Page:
Search Engine Optimization (SEO) is often misunderstood by the average business person. Often if you ask someone to define SEO, the usual response is “It’s that Google thing, right?” or “It’s about getting to number one on search results”. Well, both of those statements are in some way true. However, they show a lack of understanding of its impact or the thought process behind a successful SEO strategy.
In this blog post, we’ll break SEO down to it’s fundamentals and bridge the gap of digital marketing knowledge you may have. Next time, when you are looking to find an SEO company or marketing agency you know exactly what you are paying for. Most importantly, understand that this is a long-term strategy and needs to be developed over time.
We recommend to implement SEO for at least 4-6 months to notice significant effects.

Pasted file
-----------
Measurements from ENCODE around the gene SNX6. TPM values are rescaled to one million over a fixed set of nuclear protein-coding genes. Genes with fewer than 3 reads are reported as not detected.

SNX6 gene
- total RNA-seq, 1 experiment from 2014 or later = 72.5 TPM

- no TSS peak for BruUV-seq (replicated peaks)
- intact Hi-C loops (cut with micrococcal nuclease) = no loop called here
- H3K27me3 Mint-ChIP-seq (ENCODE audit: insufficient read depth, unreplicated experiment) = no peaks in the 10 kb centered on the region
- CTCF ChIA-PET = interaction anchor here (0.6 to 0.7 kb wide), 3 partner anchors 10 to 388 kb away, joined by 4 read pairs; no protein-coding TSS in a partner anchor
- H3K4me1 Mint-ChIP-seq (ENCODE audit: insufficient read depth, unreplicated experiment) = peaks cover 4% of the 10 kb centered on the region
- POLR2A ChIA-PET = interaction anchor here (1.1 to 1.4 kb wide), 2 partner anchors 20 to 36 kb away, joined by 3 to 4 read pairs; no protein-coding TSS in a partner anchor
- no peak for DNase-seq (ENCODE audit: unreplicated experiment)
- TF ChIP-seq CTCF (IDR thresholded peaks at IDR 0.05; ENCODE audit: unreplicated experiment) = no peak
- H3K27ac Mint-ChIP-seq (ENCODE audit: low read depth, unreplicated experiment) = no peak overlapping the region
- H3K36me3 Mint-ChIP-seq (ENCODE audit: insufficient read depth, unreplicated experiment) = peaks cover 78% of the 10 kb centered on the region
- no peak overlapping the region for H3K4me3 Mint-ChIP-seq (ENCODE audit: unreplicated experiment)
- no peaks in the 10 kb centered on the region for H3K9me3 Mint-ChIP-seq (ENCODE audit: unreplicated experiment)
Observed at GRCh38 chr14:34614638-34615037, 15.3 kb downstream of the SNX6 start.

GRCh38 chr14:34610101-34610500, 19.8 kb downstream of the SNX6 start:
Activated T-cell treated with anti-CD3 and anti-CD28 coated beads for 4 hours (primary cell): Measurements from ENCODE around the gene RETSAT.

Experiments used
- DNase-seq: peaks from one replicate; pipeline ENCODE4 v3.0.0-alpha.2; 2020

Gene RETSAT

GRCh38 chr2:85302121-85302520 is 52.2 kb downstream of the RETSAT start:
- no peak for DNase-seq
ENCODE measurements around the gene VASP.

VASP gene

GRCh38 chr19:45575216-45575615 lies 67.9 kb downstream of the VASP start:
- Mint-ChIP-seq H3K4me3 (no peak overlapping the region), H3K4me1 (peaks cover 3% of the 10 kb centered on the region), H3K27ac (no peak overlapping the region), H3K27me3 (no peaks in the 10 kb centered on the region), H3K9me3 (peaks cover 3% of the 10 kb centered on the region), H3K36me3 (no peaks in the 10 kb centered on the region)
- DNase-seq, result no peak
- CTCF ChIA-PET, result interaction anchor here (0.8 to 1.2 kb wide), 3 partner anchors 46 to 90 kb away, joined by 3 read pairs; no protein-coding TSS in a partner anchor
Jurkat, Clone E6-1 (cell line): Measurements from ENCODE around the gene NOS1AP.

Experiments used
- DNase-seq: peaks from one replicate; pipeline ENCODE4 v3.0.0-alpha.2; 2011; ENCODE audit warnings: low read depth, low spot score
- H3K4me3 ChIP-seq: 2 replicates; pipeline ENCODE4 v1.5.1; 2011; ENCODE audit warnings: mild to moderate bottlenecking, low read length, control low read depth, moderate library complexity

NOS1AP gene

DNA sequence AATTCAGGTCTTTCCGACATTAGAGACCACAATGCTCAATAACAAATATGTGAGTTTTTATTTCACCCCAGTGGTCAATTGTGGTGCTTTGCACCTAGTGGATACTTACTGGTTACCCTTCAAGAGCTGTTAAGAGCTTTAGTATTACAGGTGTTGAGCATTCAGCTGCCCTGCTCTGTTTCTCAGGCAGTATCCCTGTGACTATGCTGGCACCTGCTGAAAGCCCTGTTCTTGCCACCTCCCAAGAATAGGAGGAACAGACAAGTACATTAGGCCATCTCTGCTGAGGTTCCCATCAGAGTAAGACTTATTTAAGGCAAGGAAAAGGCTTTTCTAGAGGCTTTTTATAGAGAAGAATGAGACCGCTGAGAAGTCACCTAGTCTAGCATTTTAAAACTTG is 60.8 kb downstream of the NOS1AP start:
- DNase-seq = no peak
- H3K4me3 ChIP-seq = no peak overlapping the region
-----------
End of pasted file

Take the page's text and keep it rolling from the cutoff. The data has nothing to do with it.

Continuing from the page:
1. What is SEO?
SEO can be defined as the systematic approach to ensuring you are reaching your audience through organic search. Organic search would mean, through unpaid search results. For example, if someone needs to find a solution to a problem such as “How to lower blood pressure”. The top results that appear are what the search engine would think are most relevant. The deciding factors would depend on a number of aspects such as outside sources linking to the same content (inbound links), the structure of the web page, the keywords used and the quality of content such as videos, images and even word count.
The average mobile phone is more powerful than computers from only a decade ago, so more recently factors include how mobile-friendly your website is. Search engines are simply “crawlers” or as we like to think of them, “detectives” and need to find the most relevant information for the end user – possibly the consumer of your product or user of your service. Although a great website design is important, it is not a leading factor when it comes to search engines.
Search engines are simply “crawlers” or as we like to think of them, “detectives” and need to find the most relevant information for the end user – possibly the consumer of your product or user of your service.
2. On-Page SEO